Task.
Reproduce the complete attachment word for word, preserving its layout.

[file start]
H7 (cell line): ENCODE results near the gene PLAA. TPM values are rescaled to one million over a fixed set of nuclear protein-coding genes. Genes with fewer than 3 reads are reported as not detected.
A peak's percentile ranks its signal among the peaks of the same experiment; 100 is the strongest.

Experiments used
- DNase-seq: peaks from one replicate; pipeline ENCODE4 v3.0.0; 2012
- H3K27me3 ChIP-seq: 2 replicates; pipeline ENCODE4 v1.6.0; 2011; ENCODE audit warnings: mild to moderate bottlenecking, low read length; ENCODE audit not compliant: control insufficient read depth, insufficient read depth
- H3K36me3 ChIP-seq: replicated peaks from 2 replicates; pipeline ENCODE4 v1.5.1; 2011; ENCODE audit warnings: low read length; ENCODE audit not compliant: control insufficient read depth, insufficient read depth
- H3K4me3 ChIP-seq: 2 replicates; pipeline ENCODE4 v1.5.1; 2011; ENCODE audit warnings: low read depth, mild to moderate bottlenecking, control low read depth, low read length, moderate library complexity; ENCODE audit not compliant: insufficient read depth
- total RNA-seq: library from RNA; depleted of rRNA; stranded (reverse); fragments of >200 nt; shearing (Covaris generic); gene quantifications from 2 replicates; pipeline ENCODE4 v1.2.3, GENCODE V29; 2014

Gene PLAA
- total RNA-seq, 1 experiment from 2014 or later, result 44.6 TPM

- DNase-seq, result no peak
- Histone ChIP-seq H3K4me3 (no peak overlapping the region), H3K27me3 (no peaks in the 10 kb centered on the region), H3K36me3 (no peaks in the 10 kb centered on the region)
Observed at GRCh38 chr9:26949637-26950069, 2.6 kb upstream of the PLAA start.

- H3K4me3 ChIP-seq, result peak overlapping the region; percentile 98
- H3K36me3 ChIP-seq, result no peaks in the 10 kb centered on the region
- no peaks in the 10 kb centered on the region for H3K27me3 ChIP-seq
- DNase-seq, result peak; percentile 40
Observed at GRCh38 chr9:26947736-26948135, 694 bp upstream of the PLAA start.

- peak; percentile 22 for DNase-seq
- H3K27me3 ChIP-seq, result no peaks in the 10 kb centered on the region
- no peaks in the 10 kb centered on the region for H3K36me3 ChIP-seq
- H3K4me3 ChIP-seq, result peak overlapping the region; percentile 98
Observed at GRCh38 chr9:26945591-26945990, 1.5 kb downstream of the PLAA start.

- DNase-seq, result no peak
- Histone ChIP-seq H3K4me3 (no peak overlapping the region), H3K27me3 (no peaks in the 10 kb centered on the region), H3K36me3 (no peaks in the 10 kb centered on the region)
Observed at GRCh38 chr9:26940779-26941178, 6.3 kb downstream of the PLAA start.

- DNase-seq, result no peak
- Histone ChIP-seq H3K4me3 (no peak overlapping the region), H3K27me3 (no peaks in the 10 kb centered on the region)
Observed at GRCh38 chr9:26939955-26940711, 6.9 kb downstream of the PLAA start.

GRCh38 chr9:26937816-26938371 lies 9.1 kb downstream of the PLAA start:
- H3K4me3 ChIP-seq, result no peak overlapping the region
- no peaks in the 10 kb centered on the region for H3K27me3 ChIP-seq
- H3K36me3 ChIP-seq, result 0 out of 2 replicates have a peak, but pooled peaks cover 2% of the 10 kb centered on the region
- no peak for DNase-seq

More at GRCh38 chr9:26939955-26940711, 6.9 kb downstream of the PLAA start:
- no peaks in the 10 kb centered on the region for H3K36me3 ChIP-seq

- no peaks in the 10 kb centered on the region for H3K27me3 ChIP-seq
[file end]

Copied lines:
H7 (cell line): ENCODE results near the gene PLAA. TPM values are rescaled to one million over a fixed set of nuclear protein-coding genes. Genes with fewer than 3 reads are reported as not detected.
A peak's percentile ranks its signal among the peaks of the same experiment; 100 is the strongest.

Experiments used
- DNase-seq: peaks from one replicate; pipeline ENCODE4 v3.0.0; 2012
- H3K27me3 ChIP-seq: 2 replicates; pipeline ENCODE4 v1.6.0; 2011; ENCODE audit warnings: mild to moderate bottlenecking, low read length; ENCODE audit not compliant: control insufficient read depth, insufficient read depth
- H3K36me3 ChIP-seq: replicated peaks from 2 replicates; pipeline ENCODE4 v1.5.1; 2011; ENCODE audit warnings: low read length; ENCODE audit not compliant: control insufficient read depth, insufficient read depth
- H3K4me3 ChIP-seq: 2 replicates; pipeline ENCODE4 v1.5.1; 2011; ENCODE audit warnings: low read depth, mild to moderate bottlenecking, control low read depth, low read length, moderate library complexity; ENCODE audit not compliant: insufficient read depth
- total RNA-seq: library from RNA; depleted of rRNA; stranded (reverse); fragments of >200 nt; shearing (Covaris generic); gene quantifications from 2 replicates; pipeline ENCODE4 v1.2.3, GENCODE V29; 2014

Gene PLAA
- total RNA-seq, 1 experiment from 2014 or later, result 44.6 TPM

- DNase-seq, result no peak
- Histone ChIP-seq H3K4me3 (no peak overlapping the region), H3K27me3 (no peaks in the 10 kb centered on the region), H3K36me3 (no peaks in the 10 kb centered on the region)
Observed at GRCh38 chr9:26949637-26950069, 2.6 kb upstream of the PLAA start.

- H3K4me3 ChIP-seq, result peak overlapping the region; percentile 98
- H3K36me3 ChIP-seq, result no peaks in the 10 kb centered on the region
- no peaks in the 10 kb centered on the region for H3K27me3 ChIP-seq
- DNase-seq, result peak; percentile 40
Observed at GRCh38 chr9:26947736-26948135, 694 bp upstream of the PLAA start.

- peak; percentile 22 for DNase-seq
- H3K27me3 ChIP-seq, result no peaks in the 10 kb centered on the region
- no peaks in the 10 kb centered on the region for H3K36me3 ChIP-seq
- H3K4me3 ChIP-seq, result peak overlapping the region; percentile 98
Observed at GRCh38 chr9:26945591-26945990, 1.5 kb downstream of the PLAA start.

- DNase-seq, result no peak
- Histone ChIP-seq H3K4me3 (no peak overlapping the region), H3K27me3 (no peaks in the 10 kb centered on the region), H3K36me3 (no peaks in the 10 kb centered on the region)
Observed at GRCh38 chr9:26940779-26941178, 6.3 kb downstream of the PLAA start.

- DNase-seq, result no peak
- Histone ChIP-seq H3K4me3 (no peak overlapping the region), H3K27me3 (no peaks in the 10 kb centered on the region)
Observed at GRCh38 chr9:26939955-26940711, 6.9 kb downstream of the PLAA start.

GRCh38 chr9:26937816-26938371 lies 9.1 kb downstream of the PLAA start:
- H3K4me3 ChIP-seq, result no peak overlapping the region
- no peaks in the 10 kb centered on the region for H3K27me3 ChIP-seq
- H3K36me3 ChIP-seq, result 0 out of 2 replicates have a peak, but pooled peaks cover 2% of the 10 kb centered on the region
- no peak for DNase-seq

More at GRCh38 chr9:26939955-26940711, 6.9 kb downstream of the PLAA start:
- no peaks in the 10 kb centered on the region for H3K36me3 ChIP-seq

- no peaks in the 10 kb centered on the region for H3K27me3 ChIP-seq